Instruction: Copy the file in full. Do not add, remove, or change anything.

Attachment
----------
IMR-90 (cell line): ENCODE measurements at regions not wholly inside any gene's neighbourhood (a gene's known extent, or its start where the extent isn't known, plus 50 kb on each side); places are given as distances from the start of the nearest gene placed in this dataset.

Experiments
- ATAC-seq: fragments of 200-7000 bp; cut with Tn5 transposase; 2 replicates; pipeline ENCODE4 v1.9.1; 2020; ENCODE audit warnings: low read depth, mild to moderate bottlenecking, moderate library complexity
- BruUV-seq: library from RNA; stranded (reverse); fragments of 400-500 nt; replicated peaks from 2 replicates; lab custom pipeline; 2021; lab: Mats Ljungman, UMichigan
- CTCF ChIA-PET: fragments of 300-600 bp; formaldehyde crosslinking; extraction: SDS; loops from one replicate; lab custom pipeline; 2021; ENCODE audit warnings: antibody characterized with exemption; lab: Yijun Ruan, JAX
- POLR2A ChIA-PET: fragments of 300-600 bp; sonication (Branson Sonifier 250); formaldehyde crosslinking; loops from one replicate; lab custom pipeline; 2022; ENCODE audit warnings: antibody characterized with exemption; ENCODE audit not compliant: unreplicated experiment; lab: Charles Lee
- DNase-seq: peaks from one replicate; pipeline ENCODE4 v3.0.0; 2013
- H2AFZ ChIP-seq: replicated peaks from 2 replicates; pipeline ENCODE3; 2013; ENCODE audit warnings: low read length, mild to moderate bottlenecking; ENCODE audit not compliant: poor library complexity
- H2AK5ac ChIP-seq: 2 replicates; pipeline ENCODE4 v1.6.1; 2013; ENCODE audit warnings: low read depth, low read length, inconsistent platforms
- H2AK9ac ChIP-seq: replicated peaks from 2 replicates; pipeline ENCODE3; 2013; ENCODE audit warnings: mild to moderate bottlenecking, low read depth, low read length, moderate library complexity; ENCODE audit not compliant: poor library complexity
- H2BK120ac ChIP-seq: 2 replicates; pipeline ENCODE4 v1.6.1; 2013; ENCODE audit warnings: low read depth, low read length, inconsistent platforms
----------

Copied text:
IMR-90 (cell line): ENCODE measurements at regions not wholly inside any gene's neighbourhood (a gene's known extent, or its start where the extent isn't known, plus 50 kb on each side); places are given as distances from the start of the nearest gene placed in this dataset.

Experiments
- ATAC-seq: fragments of 200-7000 bp; cut with Tn5 transposase; 2 replicates; pipeline ENCODE4 v1.9.1; 2020; ENCODE audit warnings: low read depth, mild to moderate bottlenecking, moderate library complexity
- BruUV-seq: library from RNA; stranded (reverse); fragments of 400-500 nt; replicated peaks from 2 replicates; lab custom pipeline; 2021; lab: Mats Ljungman, UMichigan
- CTCF ChIA-PET: fragments of 300-600 bp; formaldehyde crosslinking; extraction: SDS; loops from one replicate; lab custom pipeline; 2021; ENCODE audit warnings: antibody characterized with exemption; lab: Yijun Ruan, JAX
- POLR2A ChIA-PET: fragments of 300-600 bp; sonication (Branson Sonifier 250); formaldehyde crosslinking; loops from one replicate; lab custom pipeline; 2022; ENCODE audit warnings: antibody characterized with exemption; ENCODE audit not compliant: unreplicated experiment; lab: Charles Lee
- DNase-seq: peaks from one replicate; pipeline ENCODE4 v3.0.0; 2013
- H2AFZ ChIP-seq: replicated peaks from 2 replicates; pipeline ENCODE3; 2013; ENCODE audit warnings: low read length, mild to moderate bottlenecking; ENCODE audit not compliant: poor library complexity
- H2AK5ac ChIP-seq: 2 replicates; pipeline ENCODE4 v1.6.1; 2013; ENCODE audit warnings: low read depth, low read length, inconsistent platforms
- H2AK9ac ChIP-seq: replicated peaks from 2 replicates; pipeline ENCODE3; 2013; ENCODE audit warnings: mild to moderate bottlenecking, low read depth, low read length, moderate library complexity; ENCODE audit not compliant: poor library complexity
- H2BK120ac ChIP-seq: 2 replicates; pipeline ENCODE4 v1.6.1; 2013; ENCODE audit warnings: low read depth, low read length, inconsistent platforms